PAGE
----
Micrixalus

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"Tropical frog" redirects here. For the frog found in Africa, see Tropical clawed frog.
Micrixalus
Micrixalus.jpg
Micrixalus sp. from the Western Ghats
Scientific classification e
Kingdom: Animalia
Phylum: Chordata
Class: Amphibia
Order: Anura
Superfamily: Ranoidea
Family: Micrixalidae
Genus: Micrixalus
Boulenger, 1888
Type species
Ixalus fuscus Boulenger, 1882

Micrixalus (commonly known as dancing frogs, tropical frogs, and torrent frogs) is a genus of frogs from that are endemic to the Western Ghats in India.[1] They are monotypic within the family Micrixalidae.[2] Before being raised to the family level they were classified as the subfamily Micrixalinae within Ranidae. Micrixalus frogs are popularly known as dancing frogs due to their peculiar habit of waving their feet to attract females during the breeding season.[3] Dancing frogs are extremely vulnerable as their habitat is severely threatened.[4]

Description[edit]

The family is characterized by having a pectoral girdle that is firmisternal and tadpoles having a single row of labial teeth.[5]

Biju et al. (2014) list the following characteristic features as common to all species of Micrixalus :[6]

Finger and toes with dermal fringes, and discs dilated with dorsoterminal grooves; pupil oval;

webbing absent on hand; pineal ocellus, vomerine teeth and ridge absent.

Natural history[edit]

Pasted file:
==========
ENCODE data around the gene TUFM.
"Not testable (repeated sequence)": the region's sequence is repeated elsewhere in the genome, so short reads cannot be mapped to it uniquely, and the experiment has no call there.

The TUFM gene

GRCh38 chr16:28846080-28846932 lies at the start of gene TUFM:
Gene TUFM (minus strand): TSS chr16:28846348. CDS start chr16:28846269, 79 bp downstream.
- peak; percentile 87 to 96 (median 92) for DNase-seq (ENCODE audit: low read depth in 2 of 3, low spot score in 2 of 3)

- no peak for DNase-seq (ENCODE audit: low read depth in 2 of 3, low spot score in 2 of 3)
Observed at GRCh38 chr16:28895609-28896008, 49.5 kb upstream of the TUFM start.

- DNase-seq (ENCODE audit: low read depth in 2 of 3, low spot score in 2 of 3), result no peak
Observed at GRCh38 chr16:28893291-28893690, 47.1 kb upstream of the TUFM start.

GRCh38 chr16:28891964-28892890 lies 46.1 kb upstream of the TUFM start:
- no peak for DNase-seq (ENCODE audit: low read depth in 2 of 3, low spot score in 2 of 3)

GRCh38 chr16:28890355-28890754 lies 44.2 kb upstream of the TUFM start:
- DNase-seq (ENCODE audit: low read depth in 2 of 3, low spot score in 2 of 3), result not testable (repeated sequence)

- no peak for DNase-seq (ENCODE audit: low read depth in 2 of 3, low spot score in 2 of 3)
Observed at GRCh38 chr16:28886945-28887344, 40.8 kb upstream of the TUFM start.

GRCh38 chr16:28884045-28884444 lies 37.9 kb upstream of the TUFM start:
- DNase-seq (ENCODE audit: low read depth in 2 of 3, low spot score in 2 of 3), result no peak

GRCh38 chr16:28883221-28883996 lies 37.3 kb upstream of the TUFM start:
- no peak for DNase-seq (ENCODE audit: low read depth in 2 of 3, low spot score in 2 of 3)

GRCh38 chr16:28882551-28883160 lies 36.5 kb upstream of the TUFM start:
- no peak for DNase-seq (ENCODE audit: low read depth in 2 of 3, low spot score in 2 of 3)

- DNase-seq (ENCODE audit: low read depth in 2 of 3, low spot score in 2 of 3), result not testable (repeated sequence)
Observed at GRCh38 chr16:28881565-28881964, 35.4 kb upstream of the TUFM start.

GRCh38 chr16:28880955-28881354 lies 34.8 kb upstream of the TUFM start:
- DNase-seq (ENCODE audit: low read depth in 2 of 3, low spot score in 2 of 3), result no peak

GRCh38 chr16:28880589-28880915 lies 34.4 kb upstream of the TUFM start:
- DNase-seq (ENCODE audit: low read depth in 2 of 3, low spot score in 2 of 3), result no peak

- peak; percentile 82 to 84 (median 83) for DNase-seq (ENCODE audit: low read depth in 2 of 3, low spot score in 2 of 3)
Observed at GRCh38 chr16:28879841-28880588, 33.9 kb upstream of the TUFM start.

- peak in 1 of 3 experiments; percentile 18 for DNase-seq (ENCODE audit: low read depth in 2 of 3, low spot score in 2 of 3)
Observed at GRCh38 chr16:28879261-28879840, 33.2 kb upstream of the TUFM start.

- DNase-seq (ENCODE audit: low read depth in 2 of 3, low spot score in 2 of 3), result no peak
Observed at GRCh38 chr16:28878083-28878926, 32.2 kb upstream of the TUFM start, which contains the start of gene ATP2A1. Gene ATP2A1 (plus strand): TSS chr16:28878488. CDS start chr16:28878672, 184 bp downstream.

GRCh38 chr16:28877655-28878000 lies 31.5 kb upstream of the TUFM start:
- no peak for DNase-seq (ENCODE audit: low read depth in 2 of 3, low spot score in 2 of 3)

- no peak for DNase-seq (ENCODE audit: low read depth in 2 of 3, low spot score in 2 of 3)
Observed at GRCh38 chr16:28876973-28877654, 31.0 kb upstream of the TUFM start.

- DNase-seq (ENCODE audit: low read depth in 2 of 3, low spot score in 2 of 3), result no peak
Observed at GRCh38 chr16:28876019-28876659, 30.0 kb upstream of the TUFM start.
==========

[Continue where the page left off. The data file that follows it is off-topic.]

A Micrixalus frog showing "foot flagging" behaviour.

Dancing frogs are found in the vicinity of fast and slow moving perennial streams in the forests of the Western Ghats. Typical habitats include high altitude shola forests, wet evergreen forests, Myristica swamps and secondary forests.[6] Both the genus and the family are also known by the epithets "tropical frogs" and "torrent frogs".[2][6]

During the breeding season, male dancing frogs call from spots close to running water and display their prominent white vocal sacs.[6] Males tap their hindfeet and extend it, subsequently stretching the foot outward and shaking it, both at prospective mates and rival males.[6] This type of hindleg movement has been termed as "foot-flagging" and has been observed in many, but not all, Micrixalus species and evidence inferred for a few other species as well.[6][7] Foot flagging is done with either hindlimb and also while calling.[6] The mating pair enter the water where the eggs are fertilised. The female dancing frog excavates in the streambed with her hindlimbs. The pair detach, the female lays her eggs in the chamber in the streambed and buries the spawn with sand and gravel using the hindlimbs.[6]

DNA analysis[edit]

In 2014, researchers uncovered 14 new species in the Micrixalus genus. This was the result of a DNA analysis of the dancing frogs from the Western Ghats region of South India.[8] In addition, they noted that the two species M. narainensis and M. swamianus are junior synonyms of M. kottigeharensis, and that M. herrei is elevated from a synonym of M. fuscus to a valid species.[6]